I'd agree that Friel's plan good to follow, although you probably don't need to read the whole damn book. There are a few useful charts that are good general guidelines on how to structure your riding.
 

·
Registered
Joined
·
2,078 Posts
Lactic acid dissociates very quickly in the muscle; it does not linger. Although you are using the wrong term, anyone who has raced can appreciate the feeling you are describing, that heavy, fatigued feeling that may lead to sore and tight legs the next day.

Although a recovery ridie after a race does nothing for the lactic acid concentration in the muscle, it will increase the blood flow to the legs. Anytime a muscle is exercised, more blood is sent to that area to both provide oxygen and remove waste products. This increased blood flow may help the legs recover from the race by supplying the building blocks (proteins) necessary to repair and rebuild the muscle, by facilitating the removal of any damaged tissue and by replenishing the energy stores (carbohydrates) to the muscle..
 

·
Registered
Joined
·
679 Posts
I'm pretty stupid and incredibly un-educated. But. If I do not ride the day after a race or other maximum level effort, my legs will hurt for days. Maybe thats just me. I dunnno. But, thats what works for this guy.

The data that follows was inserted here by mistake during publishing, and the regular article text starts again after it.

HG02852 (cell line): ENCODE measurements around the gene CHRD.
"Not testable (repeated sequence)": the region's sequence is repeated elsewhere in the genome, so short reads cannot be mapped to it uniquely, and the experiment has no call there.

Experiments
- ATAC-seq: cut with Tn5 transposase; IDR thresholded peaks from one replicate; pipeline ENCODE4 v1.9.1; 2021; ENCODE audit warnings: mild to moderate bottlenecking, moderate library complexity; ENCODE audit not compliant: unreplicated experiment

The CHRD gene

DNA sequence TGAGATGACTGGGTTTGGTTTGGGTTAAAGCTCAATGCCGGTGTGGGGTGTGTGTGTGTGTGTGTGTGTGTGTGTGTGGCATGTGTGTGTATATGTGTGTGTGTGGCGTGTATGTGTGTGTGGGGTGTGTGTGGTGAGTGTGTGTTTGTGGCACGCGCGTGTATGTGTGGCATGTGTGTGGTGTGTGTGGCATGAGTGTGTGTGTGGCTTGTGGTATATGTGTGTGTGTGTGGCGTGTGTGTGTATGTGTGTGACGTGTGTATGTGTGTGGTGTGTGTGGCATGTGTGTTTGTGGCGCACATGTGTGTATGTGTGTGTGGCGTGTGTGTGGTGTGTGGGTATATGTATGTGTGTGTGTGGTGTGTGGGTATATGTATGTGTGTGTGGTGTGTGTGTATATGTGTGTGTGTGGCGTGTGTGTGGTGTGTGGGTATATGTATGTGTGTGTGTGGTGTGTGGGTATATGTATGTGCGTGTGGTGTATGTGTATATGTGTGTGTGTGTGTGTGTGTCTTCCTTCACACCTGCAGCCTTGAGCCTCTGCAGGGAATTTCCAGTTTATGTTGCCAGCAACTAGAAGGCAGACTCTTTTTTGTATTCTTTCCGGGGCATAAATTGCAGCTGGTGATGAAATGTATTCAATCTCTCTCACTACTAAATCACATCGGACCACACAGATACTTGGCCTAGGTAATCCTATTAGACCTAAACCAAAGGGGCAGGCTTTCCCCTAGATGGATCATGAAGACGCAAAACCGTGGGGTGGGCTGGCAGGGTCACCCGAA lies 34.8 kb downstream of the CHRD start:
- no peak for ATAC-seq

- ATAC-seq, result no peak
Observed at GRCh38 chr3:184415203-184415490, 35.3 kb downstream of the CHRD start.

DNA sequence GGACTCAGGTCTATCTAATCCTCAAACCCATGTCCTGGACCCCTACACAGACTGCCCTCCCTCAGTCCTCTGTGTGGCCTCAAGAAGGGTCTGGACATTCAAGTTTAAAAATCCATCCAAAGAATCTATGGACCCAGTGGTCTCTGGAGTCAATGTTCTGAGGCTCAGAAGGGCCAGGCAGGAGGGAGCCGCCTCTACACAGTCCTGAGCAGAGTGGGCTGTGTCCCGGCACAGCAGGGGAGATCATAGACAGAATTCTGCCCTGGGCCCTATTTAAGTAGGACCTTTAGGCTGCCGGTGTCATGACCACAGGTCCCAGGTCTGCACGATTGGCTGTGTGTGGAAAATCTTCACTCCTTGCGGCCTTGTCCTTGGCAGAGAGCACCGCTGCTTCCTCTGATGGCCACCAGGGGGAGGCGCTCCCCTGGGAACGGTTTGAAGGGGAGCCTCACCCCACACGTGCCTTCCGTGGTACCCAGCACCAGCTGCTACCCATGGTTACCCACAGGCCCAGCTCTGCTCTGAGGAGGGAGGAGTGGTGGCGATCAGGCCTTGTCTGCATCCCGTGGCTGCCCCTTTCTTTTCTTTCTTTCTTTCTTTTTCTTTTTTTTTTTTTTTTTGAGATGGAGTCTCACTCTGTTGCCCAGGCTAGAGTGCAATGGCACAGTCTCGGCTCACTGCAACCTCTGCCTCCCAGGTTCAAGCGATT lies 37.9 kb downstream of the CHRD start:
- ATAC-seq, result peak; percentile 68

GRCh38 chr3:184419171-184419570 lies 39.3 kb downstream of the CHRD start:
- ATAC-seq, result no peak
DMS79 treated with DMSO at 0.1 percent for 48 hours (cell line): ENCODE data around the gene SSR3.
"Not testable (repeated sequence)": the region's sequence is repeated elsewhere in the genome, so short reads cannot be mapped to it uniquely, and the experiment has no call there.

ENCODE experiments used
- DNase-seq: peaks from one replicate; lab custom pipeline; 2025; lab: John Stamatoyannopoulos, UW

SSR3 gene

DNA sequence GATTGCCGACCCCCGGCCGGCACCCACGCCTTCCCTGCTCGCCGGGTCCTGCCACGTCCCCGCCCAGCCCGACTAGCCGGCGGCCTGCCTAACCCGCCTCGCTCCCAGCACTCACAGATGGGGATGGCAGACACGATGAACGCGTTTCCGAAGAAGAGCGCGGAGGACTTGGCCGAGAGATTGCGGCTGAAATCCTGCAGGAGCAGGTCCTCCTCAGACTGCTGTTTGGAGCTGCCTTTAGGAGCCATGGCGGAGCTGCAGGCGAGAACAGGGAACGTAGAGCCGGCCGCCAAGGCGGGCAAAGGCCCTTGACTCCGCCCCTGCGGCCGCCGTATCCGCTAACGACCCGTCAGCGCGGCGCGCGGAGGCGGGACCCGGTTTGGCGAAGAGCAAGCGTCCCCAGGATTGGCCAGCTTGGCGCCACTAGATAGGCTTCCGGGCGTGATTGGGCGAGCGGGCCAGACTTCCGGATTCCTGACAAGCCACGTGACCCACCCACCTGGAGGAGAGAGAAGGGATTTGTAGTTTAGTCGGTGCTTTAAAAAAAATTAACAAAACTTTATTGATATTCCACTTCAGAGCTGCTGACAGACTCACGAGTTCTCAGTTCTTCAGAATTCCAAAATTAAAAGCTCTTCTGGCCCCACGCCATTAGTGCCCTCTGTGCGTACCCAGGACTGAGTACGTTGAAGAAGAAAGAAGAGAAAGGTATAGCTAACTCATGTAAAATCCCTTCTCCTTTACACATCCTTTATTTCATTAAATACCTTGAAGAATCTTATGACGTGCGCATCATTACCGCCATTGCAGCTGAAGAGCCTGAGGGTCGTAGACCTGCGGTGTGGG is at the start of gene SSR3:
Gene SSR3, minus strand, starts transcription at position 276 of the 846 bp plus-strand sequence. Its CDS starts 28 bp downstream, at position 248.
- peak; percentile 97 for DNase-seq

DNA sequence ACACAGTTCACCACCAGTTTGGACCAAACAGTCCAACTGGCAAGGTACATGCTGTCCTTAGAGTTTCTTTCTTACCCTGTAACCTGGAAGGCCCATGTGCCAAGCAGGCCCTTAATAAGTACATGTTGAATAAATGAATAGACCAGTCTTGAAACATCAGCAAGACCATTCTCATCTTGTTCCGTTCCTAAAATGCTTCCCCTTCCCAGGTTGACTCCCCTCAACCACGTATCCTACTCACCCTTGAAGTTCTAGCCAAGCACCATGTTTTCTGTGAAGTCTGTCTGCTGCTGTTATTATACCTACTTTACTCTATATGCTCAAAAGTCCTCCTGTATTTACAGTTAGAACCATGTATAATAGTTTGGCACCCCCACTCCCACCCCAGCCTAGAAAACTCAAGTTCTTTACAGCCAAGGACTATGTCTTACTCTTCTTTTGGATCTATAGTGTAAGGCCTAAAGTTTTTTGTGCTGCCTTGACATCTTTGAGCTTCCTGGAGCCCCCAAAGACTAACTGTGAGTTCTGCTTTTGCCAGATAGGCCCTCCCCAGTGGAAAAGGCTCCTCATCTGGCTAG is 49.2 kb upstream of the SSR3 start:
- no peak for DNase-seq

Your best bet is to experiment and see what works for you because imho everybodys body responds a little differently. BUT, i'm no doctor.
 

·
but thinking about it
Joined
·
1,434 Posts
bmb032 said:
Is there a benefit to doing a recovery ride as opposed to not riding and taking it easy that day?
Recovery rides let you chat with riders of the opposite sex who are doing their recovery rides.
 

·
Registered
Joined
·
150 Posts
Discussion Starter · #10 ·
Undecided said:
Recovery rides let you chat with riders of the opposite sex who are doing their recovery rides.
Nice. Unfortunately I do not live near many cyclists. Come to think of it, I need to ride with a different group when I do go on group rides. There are no women that ride with us regularly.

I ended up doing a slow paced recovery ride. It was kind of nice to just ride without worrying about average speed. Also, my legs feel nice. When I've done hard efforts before and didn't ride the day after, I usually am sore for a few days, but I'm feeling better than usual now. So I think I'll do that from now on.
 

·
Registered
Joined
·
5,347 Posts
If I have time I'll do a recovery ride. For some reason when I take a day off my legs sometimes feel "blocked" the next day- they start hurting at a relatively low effort.

Training by average speed is why you got dropped. Races aren't won on average speed, that's for time trials and triathalon.
 

·
Climbs like a sprinter...
Joined
·
6,976 Posts
bmb032 said:
I am going to start training hard for the next race so I can keep up the whole time. I think I'm hooked.
Keep in mind that hills ALWAYS string things out so unless you are a 140 pound climber be prepared to somewhere down the line. Good job on getting hooked though.

Also, I would suggest Carmichael's Time Crunched Cyclist. It really did the trick for me.
 
1 - 13 of 13 Posts
Top